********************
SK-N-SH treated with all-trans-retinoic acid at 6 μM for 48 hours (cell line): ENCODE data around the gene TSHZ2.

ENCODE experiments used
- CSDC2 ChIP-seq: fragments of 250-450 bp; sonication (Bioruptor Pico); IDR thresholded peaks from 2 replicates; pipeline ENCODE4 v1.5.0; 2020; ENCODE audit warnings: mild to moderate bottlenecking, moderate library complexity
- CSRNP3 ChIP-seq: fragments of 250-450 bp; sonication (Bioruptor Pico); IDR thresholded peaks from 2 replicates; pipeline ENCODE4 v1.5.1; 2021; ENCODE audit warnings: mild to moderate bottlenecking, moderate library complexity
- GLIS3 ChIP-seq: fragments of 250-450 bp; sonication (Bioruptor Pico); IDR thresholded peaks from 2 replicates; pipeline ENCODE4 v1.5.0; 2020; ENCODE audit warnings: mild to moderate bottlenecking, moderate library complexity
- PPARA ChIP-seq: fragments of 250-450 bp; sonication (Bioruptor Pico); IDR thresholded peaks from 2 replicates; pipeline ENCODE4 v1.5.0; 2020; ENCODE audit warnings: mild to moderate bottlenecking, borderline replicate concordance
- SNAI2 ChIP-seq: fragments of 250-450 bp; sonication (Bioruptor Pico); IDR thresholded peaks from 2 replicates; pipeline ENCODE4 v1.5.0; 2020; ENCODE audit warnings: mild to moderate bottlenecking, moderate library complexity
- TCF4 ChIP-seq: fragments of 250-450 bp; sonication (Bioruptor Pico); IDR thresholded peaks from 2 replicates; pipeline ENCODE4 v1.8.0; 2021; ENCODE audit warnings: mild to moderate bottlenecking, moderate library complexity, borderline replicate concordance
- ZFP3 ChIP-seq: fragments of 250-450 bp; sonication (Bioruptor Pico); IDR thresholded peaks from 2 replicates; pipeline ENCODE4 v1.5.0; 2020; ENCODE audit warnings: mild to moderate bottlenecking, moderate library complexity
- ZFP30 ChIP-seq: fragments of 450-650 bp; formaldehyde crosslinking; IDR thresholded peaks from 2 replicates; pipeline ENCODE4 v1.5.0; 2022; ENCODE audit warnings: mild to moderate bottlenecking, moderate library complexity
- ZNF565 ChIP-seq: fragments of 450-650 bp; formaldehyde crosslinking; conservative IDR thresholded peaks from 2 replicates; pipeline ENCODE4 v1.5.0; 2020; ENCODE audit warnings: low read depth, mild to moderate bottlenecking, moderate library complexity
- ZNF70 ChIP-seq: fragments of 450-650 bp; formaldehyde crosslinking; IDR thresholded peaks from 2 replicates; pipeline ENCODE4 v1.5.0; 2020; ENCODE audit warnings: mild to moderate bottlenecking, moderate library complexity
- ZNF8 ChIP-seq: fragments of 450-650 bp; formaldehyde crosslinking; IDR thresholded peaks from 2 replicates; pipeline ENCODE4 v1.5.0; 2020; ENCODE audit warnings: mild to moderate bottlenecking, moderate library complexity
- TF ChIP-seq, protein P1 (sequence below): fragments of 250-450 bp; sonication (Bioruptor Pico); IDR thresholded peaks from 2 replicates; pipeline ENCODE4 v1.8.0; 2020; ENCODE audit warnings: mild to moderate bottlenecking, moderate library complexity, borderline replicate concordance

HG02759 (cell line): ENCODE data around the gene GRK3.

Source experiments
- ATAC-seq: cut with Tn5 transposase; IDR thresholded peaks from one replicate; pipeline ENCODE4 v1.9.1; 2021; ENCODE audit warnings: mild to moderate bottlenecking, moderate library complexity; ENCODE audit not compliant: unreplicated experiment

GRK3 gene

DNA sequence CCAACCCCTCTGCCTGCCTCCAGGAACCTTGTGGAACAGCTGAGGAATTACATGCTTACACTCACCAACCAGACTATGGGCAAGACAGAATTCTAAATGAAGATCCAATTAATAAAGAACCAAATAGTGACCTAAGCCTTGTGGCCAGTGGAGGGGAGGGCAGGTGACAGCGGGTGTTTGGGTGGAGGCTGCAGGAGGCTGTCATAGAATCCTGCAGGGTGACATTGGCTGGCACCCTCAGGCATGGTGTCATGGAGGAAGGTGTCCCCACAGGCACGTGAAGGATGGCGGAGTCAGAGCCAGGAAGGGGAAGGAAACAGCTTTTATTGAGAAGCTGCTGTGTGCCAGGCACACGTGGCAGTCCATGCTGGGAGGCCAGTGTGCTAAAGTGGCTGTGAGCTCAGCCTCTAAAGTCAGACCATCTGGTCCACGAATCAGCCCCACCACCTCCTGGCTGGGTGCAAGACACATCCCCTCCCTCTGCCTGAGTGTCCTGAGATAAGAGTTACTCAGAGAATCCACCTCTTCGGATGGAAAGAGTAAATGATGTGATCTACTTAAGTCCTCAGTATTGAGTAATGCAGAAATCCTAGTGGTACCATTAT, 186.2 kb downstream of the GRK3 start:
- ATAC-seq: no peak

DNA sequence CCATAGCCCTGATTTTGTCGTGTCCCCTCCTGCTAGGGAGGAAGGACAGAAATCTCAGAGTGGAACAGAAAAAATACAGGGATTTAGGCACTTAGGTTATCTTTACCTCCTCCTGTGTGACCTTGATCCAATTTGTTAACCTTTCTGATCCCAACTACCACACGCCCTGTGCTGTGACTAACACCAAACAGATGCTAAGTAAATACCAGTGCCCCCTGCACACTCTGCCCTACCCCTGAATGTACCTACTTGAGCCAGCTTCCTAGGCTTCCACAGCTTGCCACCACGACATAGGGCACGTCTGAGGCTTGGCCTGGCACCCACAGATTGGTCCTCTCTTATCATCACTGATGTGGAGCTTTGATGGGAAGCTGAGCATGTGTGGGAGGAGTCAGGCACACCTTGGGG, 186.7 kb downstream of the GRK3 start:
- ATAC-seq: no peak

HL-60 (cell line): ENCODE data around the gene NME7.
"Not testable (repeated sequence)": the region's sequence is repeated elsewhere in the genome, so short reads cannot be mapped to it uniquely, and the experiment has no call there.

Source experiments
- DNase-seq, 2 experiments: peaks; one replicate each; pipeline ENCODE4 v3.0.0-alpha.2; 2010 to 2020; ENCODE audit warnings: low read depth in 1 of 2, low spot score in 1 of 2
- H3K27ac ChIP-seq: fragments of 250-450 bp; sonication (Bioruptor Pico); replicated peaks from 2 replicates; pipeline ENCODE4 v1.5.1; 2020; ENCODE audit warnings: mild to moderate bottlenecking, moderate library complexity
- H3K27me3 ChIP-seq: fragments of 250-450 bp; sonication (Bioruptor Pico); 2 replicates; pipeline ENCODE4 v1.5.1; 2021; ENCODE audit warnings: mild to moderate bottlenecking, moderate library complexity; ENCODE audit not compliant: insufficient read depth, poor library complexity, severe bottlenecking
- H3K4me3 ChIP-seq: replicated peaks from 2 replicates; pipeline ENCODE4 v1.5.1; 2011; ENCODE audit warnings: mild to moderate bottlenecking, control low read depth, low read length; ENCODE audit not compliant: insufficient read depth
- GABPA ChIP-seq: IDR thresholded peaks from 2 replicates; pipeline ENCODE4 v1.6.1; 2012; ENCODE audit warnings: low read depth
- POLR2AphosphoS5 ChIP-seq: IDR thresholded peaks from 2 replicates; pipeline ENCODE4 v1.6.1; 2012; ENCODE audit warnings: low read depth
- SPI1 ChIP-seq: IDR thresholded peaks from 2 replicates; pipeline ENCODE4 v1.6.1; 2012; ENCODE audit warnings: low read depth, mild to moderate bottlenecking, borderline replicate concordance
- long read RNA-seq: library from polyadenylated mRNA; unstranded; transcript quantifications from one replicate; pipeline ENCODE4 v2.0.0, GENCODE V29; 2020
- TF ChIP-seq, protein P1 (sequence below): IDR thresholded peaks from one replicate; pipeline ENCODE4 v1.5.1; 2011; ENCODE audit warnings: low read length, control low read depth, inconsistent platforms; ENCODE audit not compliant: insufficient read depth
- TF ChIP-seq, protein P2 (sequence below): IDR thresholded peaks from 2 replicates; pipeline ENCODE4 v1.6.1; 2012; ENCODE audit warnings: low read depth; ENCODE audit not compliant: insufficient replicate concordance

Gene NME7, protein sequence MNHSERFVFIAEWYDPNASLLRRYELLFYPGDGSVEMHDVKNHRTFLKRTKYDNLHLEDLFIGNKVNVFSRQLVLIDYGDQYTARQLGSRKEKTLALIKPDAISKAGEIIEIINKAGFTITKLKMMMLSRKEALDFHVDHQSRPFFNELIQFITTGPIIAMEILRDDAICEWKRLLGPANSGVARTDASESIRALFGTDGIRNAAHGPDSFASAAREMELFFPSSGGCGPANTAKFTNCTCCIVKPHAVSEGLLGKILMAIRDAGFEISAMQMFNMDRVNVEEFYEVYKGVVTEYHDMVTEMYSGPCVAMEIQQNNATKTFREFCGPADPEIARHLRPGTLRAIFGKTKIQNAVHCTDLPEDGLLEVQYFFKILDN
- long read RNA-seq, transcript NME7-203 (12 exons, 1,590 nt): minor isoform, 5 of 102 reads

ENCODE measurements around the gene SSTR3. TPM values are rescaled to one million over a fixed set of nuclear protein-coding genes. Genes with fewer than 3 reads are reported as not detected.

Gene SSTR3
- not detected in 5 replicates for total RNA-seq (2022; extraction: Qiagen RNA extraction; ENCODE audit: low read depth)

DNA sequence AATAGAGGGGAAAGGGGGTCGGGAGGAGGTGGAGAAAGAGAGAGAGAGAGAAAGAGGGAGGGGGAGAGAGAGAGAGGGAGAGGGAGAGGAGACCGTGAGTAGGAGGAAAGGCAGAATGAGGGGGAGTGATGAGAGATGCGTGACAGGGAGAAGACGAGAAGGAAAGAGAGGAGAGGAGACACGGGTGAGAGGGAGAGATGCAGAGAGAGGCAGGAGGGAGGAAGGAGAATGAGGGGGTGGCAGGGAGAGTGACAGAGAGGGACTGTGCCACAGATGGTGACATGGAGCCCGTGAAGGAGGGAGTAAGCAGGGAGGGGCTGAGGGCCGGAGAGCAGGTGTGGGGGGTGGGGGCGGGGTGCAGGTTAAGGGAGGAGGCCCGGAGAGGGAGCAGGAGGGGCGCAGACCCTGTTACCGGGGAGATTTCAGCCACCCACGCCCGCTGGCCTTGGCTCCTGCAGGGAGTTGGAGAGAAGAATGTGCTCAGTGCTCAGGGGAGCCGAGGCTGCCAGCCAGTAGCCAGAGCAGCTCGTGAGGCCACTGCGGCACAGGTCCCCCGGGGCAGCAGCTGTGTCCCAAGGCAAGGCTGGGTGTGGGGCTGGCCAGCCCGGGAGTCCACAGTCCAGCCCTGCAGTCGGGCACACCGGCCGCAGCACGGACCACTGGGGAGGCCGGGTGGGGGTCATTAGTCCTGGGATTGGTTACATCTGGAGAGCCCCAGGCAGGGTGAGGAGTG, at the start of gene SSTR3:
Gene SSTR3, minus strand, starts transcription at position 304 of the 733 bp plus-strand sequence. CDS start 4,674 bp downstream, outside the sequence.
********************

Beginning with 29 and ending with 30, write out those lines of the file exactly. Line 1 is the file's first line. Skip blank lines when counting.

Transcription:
- H3K4me3 ChIP-seq: replicated peaks from 2 replicates; pipeline ENCODE4 v1.5.1; 2011; ENCODE audit warnings: mild to moderate bottlenecking, control low read depth, low read length; ENCODE audit not compliant: insufficient read depth
- GABPA ChIP-seq: IDR thresholded peaks from 2 replicates; pipeline ENCODE4 v1.6.1; 2012; ENCODE audit warnings: low read depth